The dream of Sierra Bruno coming out of rural Willsboro Central School in upstate New York was to become a doctor. She took that postsecondary aspiration across Lake Champlain to the University of Vermont, where she soon realized it wasn’t going to happen.
It wasn’t for lack of ability. The CFES Scholar was thriving as a biology major in preparation for medical school when she fell in love with another aspect of science: laboratory research. Her undergraduate advisor suggested she join a research lab, which she did under the guidance of Dr. Alicia Ebert, studying eye field migration and development using zebrafish as a model organism.
“I fell absolutely in love with scientific research and really cultivated a desire to learn more about disease progression and enhance knowledge to help discover better treatment avenues,” says Bruno, who goes by Sierra White after marrying a Willsboro classmate.
Around the same time, White wrote a paper on Cystic Fibrosis and became fascinated by lung disease, which had seriously impacted some of her own family members. “It was then that I realized I wanted to further develop a career in scientific research with an emphasis on lung disease development, progression, and treatment,” she says.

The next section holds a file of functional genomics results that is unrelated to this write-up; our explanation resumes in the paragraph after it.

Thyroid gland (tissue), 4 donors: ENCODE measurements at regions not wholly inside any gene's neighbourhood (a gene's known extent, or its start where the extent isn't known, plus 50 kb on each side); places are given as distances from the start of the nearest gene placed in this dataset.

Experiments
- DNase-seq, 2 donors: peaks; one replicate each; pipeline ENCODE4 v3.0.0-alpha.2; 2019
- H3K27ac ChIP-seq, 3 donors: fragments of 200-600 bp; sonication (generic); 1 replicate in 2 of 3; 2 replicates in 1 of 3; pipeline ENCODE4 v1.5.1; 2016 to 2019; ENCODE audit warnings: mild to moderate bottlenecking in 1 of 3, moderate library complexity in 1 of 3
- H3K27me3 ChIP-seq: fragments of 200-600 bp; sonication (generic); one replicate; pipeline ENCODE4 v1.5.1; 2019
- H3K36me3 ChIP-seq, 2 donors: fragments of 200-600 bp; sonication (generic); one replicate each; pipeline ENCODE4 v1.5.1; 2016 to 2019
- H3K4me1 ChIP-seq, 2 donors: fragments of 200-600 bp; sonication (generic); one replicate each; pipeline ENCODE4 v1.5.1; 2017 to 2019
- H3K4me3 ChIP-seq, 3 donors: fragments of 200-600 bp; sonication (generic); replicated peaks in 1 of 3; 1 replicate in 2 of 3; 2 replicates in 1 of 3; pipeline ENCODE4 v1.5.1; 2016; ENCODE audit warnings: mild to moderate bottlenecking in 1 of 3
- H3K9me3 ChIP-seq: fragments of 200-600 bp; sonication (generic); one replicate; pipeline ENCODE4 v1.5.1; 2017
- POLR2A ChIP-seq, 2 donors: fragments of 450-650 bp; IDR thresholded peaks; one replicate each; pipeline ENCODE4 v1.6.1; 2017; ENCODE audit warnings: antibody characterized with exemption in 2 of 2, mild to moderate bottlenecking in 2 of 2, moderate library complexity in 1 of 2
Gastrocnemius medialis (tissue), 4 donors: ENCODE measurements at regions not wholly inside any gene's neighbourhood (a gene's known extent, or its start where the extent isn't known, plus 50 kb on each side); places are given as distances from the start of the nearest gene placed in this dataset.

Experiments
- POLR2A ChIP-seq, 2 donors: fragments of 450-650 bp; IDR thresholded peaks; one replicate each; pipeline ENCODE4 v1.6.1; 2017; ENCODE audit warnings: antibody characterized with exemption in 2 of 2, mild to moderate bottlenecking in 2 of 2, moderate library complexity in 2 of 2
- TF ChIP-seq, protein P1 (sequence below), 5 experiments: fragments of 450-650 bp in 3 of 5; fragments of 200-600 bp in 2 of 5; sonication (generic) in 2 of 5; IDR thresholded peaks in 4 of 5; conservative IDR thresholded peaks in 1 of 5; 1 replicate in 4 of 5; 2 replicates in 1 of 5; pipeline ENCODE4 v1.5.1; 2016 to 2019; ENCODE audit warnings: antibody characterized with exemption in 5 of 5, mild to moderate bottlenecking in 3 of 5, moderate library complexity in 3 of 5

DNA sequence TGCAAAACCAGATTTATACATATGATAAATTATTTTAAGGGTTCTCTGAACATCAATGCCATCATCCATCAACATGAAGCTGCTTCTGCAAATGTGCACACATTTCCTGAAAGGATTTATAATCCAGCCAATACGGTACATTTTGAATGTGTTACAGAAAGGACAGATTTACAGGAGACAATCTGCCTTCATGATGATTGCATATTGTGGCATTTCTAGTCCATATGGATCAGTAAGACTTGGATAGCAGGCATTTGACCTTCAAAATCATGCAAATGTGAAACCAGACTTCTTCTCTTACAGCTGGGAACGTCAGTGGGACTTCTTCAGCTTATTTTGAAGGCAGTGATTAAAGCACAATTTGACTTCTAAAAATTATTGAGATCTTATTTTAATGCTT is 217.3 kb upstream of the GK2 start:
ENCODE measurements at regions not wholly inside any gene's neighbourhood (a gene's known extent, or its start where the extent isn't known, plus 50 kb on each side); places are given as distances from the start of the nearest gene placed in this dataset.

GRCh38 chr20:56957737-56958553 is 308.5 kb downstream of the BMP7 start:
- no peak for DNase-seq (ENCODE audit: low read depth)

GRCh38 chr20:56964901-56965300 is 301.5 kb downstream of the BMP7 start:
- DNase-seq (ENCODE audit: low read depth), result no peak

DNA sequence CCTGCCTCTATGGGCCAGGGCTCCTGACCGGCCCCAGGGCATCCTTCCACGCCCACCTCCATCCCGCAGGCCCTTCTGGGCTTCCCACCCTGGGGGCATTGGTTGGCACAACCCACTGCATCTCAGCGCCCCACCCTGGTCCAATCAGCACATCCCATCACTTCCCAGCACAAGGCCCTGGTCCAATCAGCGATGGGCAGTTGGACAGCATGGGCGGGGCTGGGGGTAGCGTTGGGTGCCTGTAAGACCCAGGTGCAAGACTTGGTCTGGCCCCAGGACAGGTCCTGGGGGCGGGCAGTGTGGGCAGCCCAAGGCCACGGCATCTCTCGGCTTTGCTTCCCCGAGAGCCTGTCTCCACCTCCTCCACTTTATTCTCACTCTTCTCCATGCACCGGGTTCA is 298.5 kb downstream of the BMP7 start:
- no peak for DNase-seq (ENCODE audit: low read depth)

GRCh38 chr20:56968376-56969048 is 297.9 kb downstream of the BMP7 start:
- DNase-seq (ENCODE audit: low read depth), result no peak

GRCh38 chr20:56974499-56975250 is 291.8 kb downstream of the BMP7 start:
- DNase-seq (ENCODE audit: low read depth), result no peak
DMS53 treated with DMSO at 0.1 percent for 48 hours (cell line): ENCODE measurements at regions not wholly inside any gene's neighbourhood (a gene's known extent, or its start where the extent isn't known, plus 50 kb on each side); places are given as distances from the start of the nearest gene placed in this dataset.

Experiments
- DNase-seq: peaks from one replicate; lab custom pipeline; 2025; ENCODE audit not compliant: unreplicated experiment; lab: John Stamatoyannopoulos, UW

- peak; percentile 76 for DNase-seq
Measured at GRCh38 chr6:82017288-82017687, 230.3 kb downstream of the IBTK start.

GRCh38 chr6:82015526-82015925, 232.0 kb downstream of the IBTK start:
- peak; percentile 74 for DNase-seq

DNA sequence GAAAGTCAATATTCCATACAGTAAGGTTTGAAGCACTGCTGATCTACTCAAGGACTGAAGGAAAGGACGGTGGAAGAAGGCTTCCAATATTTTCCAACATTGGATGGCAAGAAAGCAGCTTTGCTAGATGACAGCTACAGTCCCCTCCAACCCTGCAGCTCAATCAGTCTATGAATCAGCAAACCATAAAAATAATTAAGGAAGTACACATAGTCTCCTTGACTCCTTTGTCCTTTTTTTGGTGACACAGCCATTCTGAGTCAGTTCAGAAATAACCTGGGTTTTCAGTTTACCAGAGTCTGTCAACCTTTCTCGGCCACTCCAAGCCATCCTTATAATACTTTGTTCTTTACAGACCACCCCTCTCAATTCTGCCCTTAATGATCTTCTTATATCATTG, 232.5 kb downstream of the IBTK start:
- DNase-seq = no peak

White decided to pursue her passion by applying to the Cellular, Molecular, and Biomedical Sciences (CMB) Ph.D. program at UVM. She was not accepted. She turned to her mentor Dr. Ebert for advice. “She told me I absolutely should not give up and helped me to get a job to advance my experience and try get in the second time around,” says White.
After a year working for a science equipment development company in nearby St. Albans, White re-applied. This time she was not denied. “The most valuable lesson I have learned from my mentors is that hard work, desire, and most importantly perseverance, are keys to achieving your goals, especially in the sciences.”
White continued to use these Essential Skills when she joined the lab of Dr. Vikas Anathy to study allergic asthma, pulmonary fibrosis, and influenza infection. Her dissertation focuses on mechanisms behind pathogenesis of allergic asthma with the goal of finding new targets for better treatment. She defends her thesis in 2021.
“Vikas taught me that in the sciences we must expect failures, but to not ever accept that or give up,” says White, who hunts and fishes to cope with the stress of a doctoral program. “He has stuck with me through a really tough thesis project and helped mold me into a promising scientist.”
White plans to mentor students from Willsboro as a member of the CFES Alumni Network.
“My advice is to not to beat yourself up if you aren’t 100 percent sure what you want to do with your life coming out of high school,” she says. “Choose a major that interests you, but also take classes in other areas to get a feel for what might peak your interest. You can always change your mind, and still develop a successful career.”